Pythagorean Astronomy

Pythagorean Astronomy: TRAPPIST-1 and other stories

Posted on 27 March 2017 by Chris North

At the end of last month, there was a lot of interest in the discovery of seven roughly Earth-sized planets in the TRAPPIST-1 system. One month on, Chris North and Edward Gomez discuss the implications of this discovery. We also get an update from the Amaury Triaud, of the University of Cambridge, about TRAPPIST and its successor, SPECULOOS.
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Pythagorean Astronomy: Backyard Worlds

Posted on 28 February 2017 by Chris North

February saw the first launch of SpaceX’s Falcon Rocket from Launchpad 39A – the same launchpad used by the Apollo missions and the Space Shuttle. In this month’s Pythagorean Astronomy, Edward Gomez and Chris North discuss these impressive structures along with the study of a supernova (the explosive death of a massive star) just hours
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Pythagorean Astronomy: Star Attractions

Posted on 30 January 2017 by Chris North

Join Chris North and Edward Gomez as they discuss the month’s astronomy news. Not only were there two new NASA missions announced this month, but Space-X successfully returned to flight with their Falcon 9 rocket. Further afield, there are predictions of a pair of stars that are set to explode in a few years. Being
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Pythagorean Astronomy: Assassin Supernova

Posted on 19 December 2016 by Chris North

When is a supernova not a supernova? The brightest supernova on record was discovered in 2015 by the All Sky Automated Survey for Supernovae (ASAS-SN). Named ASASSN-15lh, this remarkable event – what looked like a huge brightening of a star in a distant galaxy – was observed by many other telescopes, including the Hubble Space
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Pythagorean Astronomy: the GLEAM Survey

Posted on 28 November 2016 by Chris North

We’ve got a lot of news items to discuss this month. In the outer Solar System, Edward Gomez and I discuss the Cassini spacecraft, which has made its final major orbital manoeuvre, and the Juno spacecraft, which has had a few issues getting into its main science orbit. Further from home, we’ve got the first “official”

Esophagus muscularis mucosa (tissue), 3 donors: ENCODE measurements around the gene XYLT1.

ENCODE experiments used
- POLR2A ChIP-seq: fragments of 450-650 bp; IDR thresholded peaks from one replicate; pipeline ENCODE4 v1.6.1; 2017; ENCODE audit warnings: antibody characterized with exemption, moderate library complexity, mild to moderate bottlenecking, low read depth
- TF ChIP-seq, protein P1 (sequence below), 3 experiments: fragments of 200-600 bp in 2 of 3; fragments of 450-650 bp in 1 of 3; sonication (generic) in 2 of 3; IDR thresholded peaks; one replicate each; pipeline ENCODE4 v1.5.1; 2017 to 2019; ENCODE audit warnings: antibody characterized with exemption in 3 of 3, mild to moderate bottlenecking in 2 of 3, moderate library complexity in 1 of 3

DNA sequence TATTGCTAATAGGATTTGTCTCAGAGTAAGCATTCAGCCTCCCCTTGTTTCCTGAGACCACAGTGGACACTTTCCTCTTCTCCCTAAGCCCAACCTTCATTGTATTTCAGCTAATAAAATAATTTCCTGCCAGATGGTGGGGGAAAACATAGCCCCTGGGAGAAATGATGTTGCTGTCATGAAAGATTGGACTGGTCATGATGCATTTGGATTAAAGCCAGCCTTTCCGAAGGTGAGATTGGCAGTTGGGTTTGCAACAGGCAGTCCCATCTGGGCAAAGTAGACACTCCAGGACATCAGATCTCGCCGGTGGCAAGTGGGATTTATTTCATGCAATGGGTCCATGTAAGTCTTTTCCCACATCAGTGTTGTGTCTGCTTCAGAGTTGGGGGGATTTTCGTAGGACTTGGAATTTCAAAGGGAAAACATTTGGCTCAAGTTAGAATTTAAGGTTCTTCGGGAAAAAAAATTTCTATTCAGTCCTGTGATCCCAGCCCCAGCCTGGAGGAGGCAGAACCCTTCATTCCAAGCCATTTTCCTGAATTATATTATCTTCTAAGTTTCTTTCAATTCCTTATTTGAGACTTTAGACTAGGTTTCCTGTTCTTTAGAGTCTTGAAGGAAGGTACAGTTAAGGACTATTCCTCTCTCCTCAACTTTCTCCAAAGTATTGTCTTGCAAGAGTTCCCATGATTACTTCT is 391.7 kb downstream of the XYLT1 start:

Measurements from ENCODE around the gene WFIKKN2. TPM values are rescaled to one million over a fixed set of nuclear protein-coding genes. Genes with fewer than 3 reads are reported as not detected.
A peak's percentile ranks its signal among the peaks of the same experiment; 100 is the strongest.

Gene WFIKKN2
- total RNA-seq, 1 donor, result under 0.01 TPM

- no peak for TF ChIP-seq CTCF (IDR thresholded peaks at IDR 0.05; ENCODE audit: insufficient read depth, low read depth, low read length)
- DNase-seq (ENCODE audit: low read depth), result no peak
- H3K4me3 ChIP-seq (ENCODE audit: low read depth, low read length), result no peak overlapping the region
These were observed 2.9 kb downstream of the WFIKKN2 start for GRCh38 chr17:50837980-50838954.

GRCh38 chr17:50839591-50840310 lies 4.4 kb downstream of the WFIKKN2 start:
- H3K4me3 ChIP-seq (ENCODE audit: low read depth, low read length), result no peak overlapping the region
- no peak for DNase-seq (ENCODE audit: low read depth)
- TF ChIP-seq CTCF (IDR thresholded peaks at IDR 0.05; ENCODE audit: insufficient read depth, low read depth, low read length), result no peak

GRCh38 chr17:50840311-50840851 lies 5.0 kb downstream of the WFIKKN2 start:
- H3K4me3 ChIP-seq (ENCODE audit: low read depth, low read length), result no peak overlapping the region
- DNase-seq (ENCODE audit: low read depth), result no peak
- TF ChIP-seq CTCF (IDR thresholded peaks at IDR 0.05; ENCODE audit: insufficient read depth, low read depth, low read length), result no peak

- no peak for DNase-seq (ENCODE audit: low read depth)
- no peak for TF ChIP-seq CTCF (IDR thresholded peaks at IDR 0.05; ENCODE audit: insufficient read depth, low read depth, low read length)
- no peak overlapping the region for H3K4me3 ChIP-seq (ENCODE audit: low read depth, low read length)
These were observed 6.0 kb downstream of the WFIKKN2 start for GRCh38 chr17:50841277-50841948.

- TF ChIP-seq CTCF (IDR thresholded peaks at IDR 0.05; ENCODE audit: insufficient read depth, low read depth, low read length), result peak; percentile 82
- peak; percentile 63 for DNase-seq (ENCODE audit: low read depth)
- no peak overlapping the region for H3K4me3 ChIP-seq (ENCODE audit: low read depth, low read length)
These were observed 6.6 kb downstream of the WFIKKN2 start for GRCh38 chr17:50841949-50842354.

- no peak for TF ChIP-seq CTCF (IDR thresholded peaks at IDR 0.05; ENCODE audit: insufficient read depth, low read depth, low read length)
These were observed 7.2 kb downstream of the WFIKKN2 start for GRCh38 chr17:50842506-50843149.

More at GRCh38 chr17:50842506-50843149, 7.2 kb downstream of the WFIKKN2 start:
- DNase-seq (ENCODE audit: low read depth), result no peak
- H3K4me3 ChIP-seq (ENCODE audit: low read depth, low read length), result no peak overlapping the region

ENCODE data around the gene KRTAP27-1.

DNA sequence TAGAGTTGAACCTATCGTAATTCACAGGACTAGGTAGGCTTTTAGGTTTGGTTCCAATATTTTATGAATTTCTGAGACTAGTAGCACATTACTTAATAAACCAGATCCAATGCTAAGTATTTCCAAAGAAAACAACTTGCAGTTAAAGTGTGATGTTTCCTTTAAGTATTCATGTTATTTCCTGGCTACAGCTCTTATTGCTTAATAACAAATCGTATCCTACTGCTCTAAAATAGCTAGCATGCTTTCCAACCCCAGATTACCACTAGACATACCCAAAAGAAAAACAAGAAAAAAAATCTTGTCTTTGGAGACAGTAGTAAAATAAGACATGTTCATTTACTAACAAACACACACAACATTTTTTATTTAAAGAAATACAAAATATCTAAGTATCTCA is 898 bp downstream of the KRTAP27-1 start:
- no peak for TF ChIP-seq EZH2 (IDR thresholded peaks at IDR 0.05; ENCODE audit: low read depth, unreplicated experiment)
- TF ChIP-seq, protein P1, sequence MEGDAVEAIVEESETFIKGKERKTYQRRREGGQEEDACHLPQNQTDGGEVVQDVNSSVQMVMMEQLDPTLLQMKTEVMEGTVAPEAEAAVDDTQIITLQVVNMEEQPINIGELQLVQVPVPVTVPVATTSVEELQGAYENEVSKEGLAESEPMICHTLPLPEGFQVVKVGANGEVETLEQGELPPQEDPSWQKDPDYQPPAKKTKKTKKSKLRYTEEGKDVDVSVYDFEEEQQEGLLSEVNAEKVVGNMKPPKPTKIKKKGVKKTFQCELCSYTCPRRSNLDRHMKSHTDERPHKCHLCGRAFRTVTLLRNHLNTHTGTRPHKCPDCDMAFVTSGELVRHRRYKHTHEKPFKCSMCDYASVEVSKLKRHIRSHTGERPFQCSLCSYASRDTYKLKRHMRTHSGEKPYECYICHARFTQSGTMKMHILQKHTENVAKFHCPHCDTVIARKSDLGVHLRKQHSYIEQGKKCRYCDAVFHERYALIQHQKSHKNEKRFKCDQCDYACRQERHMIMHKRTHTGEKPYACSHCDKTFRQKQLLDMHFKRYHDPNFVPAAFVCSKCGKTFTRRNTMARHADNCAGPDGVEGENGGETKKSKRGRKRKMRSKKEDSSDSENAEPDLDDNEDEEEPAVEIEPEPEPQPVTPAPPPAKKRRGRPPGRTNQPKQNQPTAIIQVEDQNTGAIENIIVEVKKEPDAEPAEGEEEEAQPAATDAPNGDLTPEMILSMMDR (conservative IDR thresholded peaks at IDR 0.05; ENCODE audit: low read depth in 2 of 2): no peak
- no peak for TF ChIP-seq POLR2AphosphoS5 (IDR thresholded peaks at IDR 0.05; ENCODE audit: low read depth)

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Pythagorean-Astronomy: ExoMars and Galaxies

Posted on 27 October 2016 by Chris North

A lot has happened this month – ESA got a spacecraft into orbit around Mars, but sadly lost the Schiaparelli lander, China launched two new taikonauts to their space station, and the Swarm mission uncovered details from Earth depths. Edward Gomez and I discussed these, and more, this month (though before the full nature of
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Pythagorean Astronomy: Rosetta & OSIRIS-Rex

Posted on 26 September 2016 by Chris North

This month sees the start of one mission and the end of another. NASA’s OSIRIS-REx mission launched at the start of the month to go and study asteroid Bennu, and even bring back a sample to Earth. Meanwhile, the end of the month sees the finale of ESA’s Rosetta mission, which has spent two years studying comet 67P/Churyumov-Gerasimenko. With
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Artist's impression of Proxima b

Pythagorean Astronomy: Proxima b

Posted on 26 August 2016 by Chris North

After a few weeks of rumours, the announcement of the discovery of an Earth-size (maybe!) planet around the Sun’s nearest neighbour has caused quite a stir. The planet is more massive than the Earth, but probably not by much, and sits in a location where liquid water could (at least in principle), exist on it’s
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Pythagorean Astronomy: Mission Juno

Posted on 28 July 2016 by Chris North

In July 2016 NASA’s Juno spacecraft completed its five year journey to the planet Jupiter. On board is a suite of instruments and experiments that will provide exquisite insight into the history of our Solar System’s largest planet. The process of Jupiter’s formation is a long-standing mystery that planetary scientists have been trying to answer for decades. As the University
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Pythagorean Astronomy: The Origins of Black Holes

Posted on 30 June 2016 by Chris North

On 15th June 2016 the LIGO collaboration released more detections of gravitational waves. As with the first detection, announced back in February, these gravitational waves were emitted by pairs of black holes, spiralling together and merging, But of course, those black holes need to come from somewhere, and in this case it’s thought to be the deaths of
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